The T-37 amphibious tank was a light amphibious tank that entered production in 1933, and was produced in large numbers before being replaced by the improved T-38.
Work on an amphibious tank began in 1931 when a Corden-Loyd A4E11 amphibious tankette was delivered to a design team at Moscow led by N. Kozyrev. They were given the job of preparing for licence production of this vehicle, with the Russian designation T-33. The T-33 relied on two pontoons, one on either side, for buoyancy, had a flat sided circular turret mounted towards the rear, with the driver sitting in front of the turret under an armoured cover. It had a long almost flat front deck. When in the water power came from a single propeller at the rear.
At the same time Kozyrev’s design team worked on an alternative amphibious tank, the T-41, which was somewhat larger, and used a different buoyancy system. They also produced a non-amphibious version, the T-34 (not to be confused with the famous medium tanks!). Prototypes were built of all three, and they were put through rigorous trials. None of them performed well, so Kozyrev’s team moved onto a new design.
The new tank was given the designation T-37. It had very little in common with the British original, apart from the basic concept and the use of pontoons above the tracks to provide buoyancy. It had four road wheels on each side, with a raised drive wheel at the front, and added a raised idler at the rear. Power in the water came from a single propeller and rudder at the rear. One big change was that the two crewmen now sat side-by-side, about half way along the vehicle, with the turret offset to the right and the driver sitting to the right. The driver’s position was covered by a large hatch which could be opened to give good visibility. In combat with the hatch closed the driver had a small vision slot in the small vertical front of the superstructure. The coil spring suspension was based on the type used in the French AMR light tank. Power was provided by a 40hp GAZ AA petrol engine using the power train from the related GAZ-AA lorry. The turret was similar to that used on the T-33, with a circular plan, flat sides and a boxy mount for its 7.62mm machine gun.
On 11 August 1933 the T-37 was accepted for service as a replacement for the T-27. At the same time a special unit was formed at Leningrad to put the T-37 through its paces. In eleven days the tanks travelled 600km in water, an impressive performance.
A number of changes were made to the production version, which was initially designated as the T-37A, before officially becoming the T-37. Around 1,200 T-37s were built between 1933 and 1936/7.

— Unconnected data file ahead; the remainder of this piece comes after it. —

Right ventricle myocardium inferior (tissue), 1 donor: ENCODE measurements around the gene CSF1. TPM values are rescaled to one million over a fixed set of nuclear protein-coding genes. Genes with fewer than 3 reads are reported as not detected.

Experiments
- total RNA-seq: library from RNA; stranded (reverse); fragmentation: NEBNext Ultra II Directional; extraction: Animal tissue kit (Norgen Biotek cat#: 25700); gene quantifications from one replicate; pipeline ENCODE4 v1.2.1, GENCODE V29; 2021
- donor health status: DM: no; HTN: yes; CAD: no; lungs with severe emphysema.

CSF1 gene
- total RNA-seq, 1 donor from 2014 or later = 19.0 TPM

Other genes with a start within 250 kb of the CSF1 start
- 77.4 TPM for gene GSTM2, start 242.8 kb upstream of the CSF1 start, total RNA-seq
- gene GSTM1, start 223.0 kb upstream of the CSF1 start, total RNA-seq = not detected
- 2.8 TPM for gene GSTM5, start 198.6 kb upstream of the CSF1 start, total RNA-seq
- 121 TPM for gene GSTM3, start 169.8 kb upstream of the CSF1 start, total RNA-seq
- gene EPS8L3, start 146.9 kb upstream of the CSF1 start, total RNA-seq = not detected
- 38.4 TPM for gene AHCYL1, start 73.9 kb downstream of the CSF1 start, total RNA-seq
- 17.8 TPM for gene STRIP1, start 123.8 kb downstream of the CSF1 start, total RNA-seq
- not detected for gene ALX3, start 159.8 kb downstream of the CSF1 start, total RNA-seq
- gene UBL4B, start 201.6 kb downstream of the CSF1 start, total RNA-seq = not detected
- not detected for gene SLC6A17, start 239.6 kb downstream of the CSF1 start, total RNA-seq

Several different versions of the T-37 were produced. The T-37TU was a command tank, with a ‘clothes line’ antenna running around the outside of the hull. This was used by unit commanders to keep in touch with higher formations. However as the normal tanks didn’t carry radios, any orders would then have to be passed on using signal flags.
Later in the production run some tanks were built using a welded turret that was also used on the T-28 and T-35, although this still carried the single machine gun. Some late production vehicles were built without the pontoons.
One T-37 was given a Model 1941 37mm anti-tank gun, and used to test the idea of using it as a tank destroyer to accompany the machine gun armed tanks.
Work on a replacement for the T-37 began in 1934, with the designation T-43. This vehicle would have had running gear where the tracks could quickly be removed to allow the vehicle to move faster on roads. Two versions were produced, the T-43-1 at Moscow and the T-43-2 at Leningrad, but neither design was accepted.
Instead the T-37 would be replaced by the T-38, another tank designed by N. Kozyrev’s team. This was wider and lower than the T-37, and had the turret swapped to the left. The T-38 entered production in 1937.
Although the T-37 was meant to be used as a scout tank, the heavy loses suffered by the Soviet tank forces in 1941 meant that some were pressed into combat in the desperate battles of 1941-42, and as a result by the end of 1942 just about all of the T-37s had been destroyed.
Hull Length: 12ft 3.6in
Hull Width: 6ft 10.7in
Height: 5ft 11.7in
Weight: 3,200kg/ 7,055lb
Engine: 40hp GAZ AA petrol engine
Max Speed: 22 mph
Max Range: 115 miles
Armament: One 7.62mm machine gun